Diary of Charles Francis Adams, volume 1



Saturday 10th. CFA


Saturday 10th. CFA
Saturday 10th.

My fatigue has not yet gone off entirely and as this was a day of no interest out I determined to remain at home and recruit a little. Miss Cranch is still here. She is one of the most silent young ladies I have ever met with and as none of us unluckily have had the formality of an introduction to her, she does not appear to think herself acquainted. I have not heard her say four words since she has been in the house.1 Judge Cranch, her father, paid a morning visit here. He is a man of perfectly old fashioned New England manners which are so affectionate that they cannot be unpleasant. Poor man, he has been severely chastened in this world.2 The evening was spent in looking over my father’s budget of newspapers and discussing politics with Johnson who at the present time is exceedingly apprehensive concerning the state of New York. No occurrences or remarkable news consequently we retired early.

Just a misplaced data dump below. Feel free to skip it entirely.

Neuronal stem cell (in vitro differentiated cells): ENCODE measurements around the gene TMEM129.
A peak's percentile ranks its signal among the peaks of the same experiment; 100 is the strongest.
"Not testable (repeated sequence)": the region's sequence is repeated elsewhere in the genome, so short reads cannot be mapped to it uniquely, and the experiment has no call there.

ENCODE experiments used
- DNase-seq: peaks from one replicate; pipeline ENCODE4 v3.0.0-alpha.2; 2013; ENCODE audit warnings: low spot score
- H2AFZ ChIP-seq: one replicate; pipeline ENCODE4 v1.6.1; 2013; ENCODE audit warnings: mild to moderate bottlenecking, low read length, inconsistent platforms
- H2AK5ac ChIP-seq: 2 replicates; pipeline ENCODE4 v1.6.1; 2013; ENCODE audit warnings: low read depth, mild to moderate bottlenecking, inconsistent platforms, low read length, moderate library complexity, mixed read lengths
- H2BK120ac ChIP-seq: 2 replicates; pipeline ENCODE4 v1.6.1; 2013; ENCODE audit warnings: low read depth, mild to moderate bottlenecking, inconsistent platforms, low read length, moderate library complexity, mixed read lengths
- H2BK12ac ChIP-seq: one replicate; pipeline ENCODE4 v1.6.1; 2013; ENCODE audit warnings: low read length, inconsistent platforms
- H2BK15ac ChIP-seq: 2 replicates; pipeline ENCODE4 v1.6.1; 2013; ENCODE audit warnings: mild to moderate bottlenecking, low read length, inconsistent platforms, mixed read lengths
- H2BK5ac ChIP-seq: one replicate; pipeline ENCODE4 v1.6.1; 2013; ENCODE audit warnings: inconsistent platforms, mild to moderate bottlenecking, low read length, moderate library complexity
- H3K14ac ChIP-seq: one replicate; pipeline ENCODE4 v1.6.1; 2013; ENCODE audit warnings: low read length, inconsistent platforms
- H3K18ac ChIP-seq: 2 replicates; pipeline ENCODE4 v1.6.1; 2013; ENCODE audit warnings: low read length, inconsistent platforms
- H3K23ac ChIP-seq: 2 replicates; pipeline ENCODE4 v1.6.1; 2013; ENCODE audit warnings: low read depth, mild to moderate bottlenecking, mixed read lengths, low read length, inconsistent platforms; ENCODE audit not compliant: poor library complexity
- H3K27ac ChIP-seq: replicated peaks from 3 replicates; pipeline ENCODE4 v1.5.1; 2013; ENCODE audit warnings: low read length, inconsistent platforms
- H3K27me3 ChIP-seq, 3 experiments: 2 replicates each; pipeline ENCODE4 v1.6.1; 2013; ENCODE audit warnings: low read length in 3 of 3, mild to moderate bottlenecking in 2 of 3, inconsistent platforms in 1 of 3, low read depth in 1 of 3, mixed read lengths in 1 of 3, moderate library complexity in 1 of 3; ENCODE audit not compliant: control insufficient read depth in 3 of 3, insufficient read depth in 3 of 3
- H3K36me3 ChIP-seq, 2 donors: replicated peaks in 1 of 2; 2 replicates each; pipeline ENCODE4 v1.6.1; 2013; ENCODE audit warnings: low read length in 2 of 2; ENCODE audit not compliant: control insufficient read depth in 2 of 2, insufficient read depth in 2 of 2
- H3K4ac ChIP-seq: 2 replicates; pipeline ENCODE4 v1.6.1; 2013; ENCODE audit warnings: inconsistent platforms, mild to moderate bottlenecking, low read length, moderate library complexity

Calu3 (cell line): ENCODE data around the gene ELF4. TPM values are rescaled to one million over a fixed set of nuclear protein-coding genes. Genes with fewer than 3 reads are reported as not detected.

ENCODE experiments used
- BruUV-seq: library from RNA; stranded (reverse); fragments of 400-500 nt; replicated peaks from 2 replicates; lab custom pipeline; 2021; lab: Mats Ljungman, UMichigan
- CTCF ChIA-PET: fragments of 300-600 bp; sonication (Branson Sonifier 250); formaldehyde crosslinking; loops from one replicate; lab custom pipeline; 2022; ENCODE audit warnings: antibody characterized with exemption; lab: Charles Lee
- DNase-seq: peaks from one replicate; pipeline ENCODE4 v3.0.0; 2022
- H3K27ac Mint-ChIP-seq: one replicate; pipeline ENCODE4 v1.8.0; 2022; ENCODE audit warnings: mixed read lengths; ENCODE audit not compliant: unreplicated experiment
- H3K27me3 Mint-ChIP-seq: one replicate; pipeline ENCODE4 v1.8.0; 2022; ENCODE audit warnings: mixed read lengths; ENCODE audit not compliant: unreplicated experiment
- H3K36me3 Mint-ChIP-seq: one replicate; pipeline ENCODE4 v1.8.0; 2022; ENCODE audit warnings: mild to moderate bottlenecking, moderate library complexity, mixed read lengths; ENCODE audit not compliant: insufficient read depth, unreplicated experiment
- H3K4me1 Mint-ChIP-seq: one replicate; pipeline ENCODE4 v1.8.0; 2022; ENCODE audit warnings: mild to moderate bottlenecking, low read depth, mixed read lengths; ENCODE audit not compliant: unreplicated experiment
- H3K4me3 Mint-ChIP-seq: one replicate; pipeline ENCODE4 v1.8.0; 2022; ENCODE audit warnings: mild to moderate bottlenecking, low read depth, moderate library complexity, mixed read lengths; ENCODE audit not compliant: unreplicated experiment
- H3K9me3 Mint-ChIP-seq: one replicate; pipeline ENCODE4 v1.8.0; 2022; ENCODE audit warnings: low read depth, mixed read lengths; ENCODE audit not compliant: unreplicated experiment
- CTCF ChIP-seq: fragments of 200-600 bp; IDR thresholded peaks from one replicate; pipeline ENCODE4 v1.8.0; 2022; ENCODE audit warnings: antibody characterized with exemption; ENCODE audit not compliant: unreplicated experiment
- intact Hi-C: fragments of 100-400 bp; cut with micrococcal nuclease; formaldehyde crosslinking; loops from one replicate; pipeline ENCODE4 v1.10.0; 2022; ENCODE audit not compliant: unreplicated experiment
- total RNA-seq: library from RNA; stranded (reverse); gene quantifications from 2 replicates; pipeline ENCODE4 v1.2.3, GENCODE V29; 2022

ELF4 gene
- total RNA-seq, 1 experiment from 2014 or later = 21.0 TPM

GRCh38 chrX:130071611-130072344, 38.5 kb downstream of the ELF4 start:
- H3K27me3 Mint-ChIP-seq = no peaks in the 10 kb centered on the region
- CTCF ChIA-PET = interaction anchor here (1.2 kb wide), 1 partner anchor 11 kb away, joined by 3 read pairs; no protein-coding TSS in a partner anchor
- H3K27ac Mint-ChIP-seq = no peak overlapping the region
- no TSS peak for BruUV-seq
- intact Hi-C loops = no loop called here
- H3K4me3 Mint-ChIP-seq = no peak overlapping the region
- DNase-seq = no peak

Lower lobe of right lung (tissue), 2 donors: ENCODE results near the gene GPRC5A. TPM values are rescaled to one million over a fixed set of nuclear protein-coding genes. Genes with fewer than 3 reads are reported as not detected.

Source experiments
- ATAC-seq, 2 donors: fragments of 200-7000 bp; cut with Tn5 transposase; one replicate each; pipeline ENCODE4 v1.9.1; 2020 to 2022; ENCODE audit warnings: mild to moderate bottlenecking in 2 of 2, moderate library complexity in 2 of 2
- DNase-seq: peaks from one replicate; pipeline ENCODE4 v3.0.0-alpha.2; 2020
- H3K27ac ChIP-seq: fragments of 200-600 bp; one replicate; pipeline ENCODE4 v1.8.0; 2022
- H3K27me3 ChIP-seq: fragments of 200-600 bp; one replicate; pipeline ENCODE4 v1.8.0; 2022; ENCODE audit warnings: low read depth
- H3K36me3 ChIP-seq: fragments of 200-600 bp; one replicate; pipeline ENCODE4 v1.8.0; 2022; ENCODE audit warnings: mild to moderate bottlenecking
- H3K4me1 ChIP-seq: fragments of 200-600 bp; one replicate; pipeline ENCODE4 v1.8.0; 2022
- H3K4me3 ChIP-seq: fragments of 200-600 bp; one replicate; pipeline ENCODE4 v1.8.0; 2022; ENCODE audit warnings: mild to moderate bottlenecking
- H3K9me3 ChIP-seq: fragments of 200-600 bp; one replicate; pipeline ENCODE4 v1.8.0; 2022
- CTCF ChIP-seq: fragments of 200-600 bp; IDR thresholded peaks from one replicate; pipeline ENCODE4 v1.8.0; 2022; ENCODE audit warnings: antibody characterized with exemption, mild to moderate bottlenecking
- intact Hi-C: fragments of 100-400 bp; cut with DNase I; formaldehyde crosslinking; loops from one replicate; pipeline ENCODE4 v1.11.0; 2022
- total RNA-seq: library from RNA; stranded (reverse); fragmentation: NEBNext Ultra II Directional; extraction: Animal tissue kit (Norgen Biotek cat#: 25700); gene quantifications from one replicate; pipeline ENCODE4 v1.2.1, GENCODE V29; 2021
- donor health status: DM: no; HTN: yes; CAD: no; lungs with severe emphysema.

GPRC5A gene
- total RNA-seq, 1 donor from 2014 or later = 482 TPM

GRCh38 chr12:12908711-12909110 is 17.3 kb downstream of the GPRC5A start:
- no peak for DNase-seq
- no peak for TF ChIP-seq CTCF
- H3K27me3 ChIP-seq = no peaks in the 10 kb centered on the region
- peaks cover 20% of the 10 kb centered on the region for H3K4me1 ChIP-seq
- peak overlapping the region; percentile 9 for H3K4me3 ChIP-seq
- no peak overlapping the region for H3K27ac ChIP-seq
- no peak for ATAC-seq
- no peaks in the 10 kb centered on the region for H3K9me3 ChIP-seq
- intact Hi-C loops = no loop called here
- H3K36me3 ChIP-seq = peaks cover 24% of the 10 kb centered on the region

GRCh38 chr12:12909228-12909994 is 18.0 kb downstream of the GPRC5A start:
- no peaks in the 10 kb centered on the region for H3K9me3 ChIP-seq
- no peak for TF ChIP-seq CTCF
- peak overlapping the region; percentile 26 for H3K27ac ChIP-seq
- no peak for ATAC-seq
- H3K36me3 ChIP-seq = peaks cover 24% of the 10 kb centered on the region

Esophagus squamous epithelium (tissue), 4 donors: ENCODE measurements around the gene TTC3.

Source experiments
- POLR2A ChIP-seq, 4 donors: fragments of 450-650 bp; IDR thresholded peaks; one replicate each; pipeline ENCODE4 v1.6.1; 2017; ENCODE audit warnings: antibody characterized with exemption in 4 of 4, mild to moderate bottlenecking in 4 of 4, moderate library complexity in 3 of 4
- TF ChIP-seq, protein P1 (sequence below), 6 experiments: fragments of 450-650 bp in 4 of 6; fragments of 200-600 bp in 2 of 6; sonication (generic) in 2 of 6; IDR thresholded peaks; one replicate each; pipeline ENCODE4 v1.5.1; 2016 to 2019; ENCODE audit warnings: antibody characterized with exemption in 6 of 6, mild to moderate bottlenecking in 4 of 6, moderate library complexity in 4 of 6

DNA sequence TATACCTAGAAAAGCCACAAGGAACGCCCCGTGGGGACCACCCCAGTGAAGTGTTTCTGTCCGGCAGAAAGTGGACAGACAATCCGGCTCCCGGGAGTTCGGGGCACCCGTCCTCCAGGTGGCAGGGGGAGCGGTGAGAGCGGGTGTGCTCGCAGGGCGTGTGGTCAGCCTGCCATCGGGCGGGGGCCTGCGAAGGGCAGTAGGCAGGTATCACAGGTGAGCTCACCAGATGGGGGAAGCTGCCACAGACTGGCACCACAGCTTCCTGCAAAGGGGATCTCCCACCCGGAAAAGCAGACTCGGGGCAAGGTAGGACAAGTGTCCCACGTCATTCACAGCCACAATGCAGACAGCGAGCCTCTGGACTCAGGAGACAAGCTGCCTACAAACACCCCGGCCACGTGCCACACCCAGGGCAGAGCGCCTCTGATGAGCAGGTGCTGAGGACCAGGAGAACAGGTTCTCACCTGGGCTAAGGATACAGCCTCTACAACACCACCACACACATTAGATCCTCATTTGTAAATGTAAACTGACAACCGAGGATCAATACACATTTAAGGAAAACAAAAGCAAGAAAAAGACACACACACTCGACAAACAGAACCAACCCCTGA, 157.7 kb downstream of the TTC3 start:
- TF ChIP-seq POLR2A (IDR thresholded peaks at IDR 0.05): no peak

In his short-entry Diary (D/CFA/1) for this date, CFA summed up his feelings about his mother’s house guest: “Miss Cranch flat.”


Judge Cranch had lost five of his thirteen children, two dying in 1822. One more was to die later in 1824 (Greenleaf, Greenleaf Family , p. 222–223).